August 21, 2019 7:44 pm
Updated: August 21, 2019 7:47 pm

Inquest into death of Austin Eaglechief reaches day 3

WATCH ABOVE: The inquest into the death of Austin Eaglechief entered day 3 in Saskatoon.


A police collision reconstructionist said the crash that killed Austin Eaglechief happened at a high rate of speed.

Sgt. Barry Low told the coroner’s inquest that data from the stolen Chevrolet Silverado showed Eaglechief was travelling 162 kilometres per hour 2.5 seconds before the collision on Circle Drive on June 19, 2017.

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The pickup’s speed was dropping and hit 107 moments before colliding with a Toyota Tundra moving around 27 km/h.

READ MORE: Second day of Eaglechief inquest hears from police officers

The doctor who conducted Eaglechief’s autopsy said the man died in a matter of seconds or minutes.

Dr. Shaun Latham said Eaglechief died from blunt-force trauma to the head and had a laceration on the left side of his forehead.

He added it’s unlikely any life-saving measures would’ve helped the man.

The incident stems from a stolen vehicle earlier that morning.

READ MORE: Coroner’s inquest underway following police chase that resulted in suspect’s death

Police received a call from someone who said their lifted Silverado had been stolen around 4 a.m. CT.

Officers found the car, attempted to pull it over but the driver sped off.

A four-minute chase ensued, but officers were called back.

Later that day, officers spotted the truck again and pursued it with police cars and a police plane.

Eventually, the driver pulled into the cul-de-sac on Clearwater Place and temporarily stepped out of the vehicle.

Police moved in hoping to apprehend the suspect, but he got back into the truck and rammed into a police car, sending it backwards and sped off.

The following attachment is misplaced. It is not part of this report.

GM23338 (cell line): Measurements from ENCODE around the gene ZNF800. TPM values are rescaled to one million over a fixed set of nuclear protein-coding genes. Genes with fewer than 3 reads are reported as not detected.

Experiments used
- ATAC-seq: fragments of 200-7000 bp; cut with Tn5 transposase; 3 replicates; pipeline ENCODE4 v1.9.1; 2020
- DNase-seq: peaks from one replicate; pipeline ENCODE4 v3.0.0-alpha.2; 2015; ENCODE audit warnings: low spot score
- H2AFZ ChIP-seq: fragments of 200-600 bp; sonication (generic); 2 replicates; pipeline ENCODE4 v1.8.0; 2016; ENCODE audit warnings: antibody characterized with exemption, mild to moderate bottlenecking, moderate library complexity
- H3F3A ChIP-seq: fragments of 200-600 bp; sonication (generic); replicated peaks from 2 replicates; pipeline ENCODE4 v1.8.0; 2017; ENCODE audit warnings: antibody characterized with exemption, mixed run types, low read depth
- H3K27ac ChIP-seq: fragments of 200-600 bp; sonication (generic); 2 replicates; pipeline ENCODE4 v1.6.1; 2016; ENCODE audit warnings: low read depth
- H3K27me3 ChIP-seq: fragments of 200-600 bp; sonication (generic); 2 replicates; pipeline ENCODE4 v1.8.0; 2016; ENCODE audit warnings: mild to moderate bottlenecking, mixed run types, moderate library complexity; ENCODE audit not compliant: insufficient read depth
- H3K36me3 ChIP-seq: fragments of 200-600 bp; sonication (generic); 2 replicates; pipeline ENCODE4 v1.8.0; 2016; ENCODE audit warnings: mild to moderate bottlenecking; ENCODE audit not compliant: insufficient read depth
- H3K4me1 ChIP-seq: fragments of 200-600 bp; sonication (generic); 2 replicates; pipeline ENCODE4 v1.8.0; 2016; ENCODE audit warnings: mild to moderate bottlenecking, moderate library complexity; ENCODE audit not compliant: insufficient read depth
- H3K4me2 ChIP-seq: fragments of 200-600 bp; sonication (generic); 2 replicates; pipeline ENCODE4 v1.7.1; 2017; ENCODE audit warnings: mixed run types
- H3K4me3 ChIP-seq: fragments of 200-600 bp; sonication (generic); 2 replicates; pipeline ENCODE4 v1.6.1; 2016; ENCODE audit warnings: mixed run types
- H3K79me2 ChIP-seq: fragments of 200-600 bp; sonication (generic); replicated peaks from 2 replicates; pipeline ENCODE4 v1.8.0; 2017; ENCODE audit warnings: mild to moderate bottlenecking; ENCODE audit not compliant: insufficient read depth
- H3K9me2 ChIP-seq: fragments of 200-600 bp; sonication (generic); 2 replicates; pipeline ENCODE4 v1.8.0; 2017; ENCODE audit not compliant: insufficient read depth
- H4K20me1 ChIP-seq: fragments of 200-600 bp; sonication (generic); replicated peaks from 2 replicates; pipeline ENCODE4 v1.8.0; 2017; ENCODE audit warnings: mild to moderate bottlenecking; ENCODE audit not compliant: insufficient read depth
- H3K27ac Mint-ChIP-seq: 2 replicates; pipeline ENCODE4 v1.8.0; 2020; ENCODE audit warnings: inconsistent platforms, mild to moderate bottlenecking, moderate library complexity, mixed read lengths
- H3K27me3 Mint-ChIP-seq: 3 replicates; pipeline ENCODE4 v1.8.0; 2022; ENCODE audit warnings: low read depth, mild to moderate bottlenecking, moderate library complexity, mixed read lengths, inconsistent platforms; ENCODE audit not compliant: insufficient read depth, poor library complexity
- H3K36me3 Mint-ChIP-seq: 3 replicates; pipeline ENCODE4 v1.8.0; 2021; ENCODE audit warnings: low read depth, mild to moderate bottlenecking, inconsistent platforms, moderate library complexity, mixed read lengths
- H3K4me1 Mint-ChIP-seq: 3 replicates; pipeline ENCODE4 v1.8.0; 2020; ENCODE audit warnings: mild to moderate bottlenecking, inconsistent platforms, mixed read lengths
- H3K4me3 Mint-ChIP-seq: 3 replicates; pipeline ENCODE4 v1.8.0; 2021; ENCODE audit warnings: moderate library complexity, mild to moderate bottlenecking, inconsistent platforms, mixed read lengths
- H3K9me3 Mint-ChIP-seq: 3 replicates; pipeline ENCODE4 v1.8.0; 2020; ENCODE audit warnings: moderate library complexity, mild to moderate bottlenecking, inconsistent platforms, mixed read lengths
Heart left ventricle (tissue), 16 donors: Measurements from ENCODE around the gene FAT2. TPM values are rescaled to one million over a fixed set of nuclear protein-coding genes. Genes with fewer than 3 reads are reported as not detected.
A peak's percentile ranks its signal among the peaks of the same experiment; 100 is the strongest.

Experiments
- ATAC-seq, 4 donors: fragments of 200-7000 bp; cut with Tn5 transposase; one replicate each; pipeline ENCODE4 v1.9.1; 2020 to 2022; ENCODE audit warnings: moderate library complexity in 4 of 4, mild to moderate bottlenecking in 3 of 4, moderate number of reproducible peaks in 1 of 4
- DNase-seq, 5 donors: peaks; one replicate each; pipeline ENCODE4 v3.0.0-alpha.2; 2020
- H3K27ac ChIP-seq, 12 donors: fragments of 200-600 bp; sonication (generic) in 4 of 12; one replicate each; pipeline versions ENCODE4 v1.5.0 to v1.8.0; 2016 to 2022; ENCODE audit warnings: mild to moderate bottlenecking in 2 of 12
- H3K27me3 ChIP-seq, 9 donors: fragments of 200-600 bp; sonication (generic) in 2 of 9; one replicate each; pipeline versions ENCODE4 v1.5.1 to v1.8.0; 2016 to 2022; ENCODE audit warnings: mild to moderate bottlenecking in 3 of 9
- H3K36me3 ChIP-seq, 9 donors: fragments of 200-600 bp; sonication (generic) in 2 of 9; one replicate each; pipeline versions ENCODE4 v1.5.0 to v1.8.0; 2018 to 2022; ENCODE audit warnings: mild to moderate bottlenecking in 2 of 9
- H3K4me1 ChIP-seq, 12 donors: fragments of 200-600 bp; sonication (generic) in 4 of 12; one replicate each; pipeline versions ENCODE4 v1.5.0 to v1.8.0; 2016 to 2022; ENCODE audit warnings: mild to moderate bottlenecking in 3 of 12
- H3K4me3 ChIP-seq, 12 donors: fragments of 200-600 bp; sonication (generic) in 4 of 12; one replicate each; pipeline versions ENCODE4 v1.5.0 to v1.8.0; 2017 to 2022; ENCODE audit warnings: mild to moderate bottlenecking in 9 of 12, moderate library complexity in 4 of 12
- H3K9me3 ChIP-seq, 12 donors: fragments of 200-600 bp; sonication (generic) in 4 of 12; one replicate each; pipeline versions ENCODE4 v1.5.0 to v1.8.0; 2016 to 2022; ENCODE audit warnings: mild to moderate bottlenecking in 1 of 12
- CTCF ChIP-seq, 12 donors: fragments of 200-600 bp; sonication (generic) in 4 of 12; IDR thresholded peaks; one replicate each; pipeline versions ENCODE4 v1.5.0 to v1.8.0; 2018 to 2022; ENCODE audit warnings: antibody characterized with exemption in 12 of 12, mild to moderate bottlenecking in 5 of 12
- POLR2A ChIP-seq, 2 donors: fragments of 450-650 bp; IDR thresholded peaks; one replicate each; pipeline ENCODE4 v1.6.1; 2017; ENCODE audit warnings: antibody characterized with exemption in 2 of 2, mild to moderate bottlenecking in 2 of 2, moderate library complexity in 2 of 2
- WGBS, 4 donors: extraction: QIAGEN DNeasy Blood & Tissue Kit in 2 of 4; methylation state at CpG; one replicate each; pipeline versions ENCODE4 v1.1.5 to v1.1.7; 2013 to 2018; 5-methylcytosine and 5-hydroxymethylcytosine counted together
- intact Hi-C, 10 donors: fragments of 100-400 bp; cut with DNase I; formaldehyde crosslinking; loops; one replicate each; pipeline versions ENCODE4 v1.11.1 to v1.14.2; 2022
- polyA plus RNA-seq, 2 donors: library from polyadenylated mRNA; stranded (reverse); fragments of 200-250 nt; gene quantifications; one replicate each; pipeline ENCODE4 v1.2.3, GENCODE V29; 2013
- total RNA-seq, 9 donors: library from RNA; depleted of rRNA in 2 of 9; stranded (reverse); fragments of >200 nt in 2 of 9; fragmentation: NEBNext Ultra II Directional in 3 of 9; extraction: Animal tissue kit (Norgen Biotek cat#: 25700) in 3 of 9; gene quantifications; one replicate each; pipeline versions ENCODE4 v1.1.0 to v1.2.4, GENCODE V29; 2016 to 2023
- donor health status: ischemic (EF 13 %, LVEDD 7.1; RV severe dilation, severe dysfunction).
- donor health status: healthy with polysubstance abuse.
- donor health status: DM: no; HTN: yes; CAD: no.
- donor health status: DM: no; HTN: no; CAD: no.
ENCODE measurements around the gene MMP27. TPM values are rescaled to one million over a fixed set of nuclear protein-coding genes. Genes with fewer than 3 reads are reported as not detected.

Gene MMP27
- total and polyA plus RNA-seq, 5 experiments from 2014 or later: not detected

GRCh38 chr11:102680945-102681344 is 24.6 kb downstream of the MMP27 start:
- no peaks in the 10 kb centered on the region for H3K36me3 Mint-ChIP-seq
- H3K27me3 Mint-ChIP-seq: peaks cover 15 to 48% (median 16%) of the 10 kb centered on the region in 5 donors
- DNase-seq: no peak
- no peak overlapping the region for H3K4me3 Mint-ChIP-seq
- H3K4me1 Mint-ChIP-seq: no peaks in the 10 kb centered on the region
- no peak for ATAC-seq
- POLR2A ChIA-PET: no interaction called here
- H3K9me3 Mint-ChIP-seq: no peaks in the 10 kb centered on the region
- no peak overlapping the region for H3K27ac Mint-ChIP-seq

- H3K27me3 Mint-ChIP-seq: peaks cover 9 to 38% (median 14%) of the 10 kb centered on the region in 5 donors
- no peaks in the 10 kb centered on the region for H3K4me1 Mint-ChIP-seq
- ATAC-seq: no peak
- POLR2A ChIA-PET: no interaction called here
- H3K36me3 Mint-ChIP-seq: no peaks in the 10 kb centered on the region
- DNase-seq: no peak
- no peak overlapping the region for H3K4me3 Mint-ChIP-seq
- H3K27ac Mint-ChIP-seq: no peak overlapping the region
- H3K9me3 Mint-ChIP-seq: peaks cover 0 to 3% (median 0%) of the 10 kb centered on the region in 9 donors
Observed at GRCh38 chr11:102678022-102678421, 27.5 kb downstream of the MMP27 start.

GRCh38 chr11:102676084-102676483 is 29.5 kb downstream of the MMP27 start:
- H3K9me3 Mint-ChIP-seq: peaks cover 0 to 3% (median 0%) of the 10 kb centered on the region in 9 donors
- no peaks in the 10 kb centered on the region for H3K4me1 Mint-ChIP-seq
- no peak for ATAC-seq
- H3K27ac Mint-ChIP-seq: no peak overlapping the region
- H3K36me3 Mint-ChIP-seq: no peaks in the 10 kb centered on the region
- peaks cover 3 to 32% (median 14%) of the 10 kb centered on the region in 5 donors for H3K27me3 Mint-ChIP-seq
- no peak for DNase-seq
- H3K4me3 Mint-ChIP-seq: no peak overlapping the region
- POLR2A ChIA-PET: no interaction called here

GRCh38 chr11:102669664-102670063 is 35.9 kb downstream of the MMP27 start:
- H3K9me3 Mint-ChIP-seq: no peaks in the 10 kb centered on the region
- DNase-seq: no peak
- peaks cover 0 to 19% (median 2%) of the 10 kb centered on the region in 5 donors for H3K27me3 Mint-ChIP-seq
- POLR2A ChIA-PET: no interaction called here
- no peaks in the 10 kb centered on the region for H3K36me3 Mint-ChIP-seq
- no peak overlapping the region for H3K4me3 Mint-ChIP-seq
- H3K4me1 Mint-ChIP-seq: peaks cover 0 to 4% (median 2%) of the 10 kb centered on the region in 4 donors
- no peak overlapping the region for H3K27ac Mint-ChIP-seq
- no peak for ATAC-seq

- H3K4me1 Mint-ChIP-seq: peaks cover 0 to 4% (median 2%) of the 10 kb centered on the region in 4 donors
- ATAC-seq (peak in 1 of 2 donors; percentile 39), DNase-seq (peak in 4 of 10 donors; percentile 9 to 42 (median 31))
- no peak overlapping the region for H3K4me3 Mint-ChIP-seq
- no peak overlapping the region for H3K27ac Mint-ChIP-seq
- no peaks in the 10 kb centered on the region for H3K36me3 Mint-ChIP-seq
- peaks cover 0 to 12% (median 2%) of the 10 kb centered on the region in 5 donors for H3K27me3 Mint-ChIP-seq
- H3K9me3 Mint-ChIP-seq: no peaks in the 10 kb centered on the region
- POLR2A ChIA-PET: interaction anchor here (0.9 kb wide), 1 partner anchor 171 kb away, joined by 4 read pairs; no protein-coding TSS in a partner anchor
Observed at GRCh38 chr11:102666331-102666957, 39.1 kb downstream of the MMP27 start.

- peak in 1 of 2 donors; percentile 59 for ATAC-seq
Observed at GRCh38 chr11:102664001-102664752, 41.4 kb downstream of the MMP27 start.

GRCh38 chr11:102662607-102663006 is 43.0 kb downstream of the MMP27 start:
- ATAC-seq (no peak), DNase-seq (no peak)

Officers started a pursuit and the driver was weaving through traffic along Circle Drive near the Idylwyld Drive overpass.

Police cars approached and the driver sped off westbound on Circle before striking the Tundra at Airport Drive.

READ MORE: Saskatoon police air support unit assists in 153 arrests during 2018

Sgt. Aaron Moser was driving one of the police cruisers pursuing Eaglechief in the lead up to the crash.

Moser said before attending the scene, he had to go back to the police station so he could drive a tactical support unit vehicle because it had push bars – unlike the regular police cruisers.

He added Saskatoon Police Service would benefit from having push bars at the front of all police vehicles, noting it could’ve prevented Eaglechief from evading police when they had him pinned in the cul-de-sac.

The passenger in the pickup was supposed to appear Wednesday afternoon, but a decision was made to remove Matthew Gamble as a witness following a meeting between him and Eaglechief’s mother.

The final two witnesses are expected to take the stand on Thursday.

© 2019 Global News, a division of Corus Entertainment Inc.

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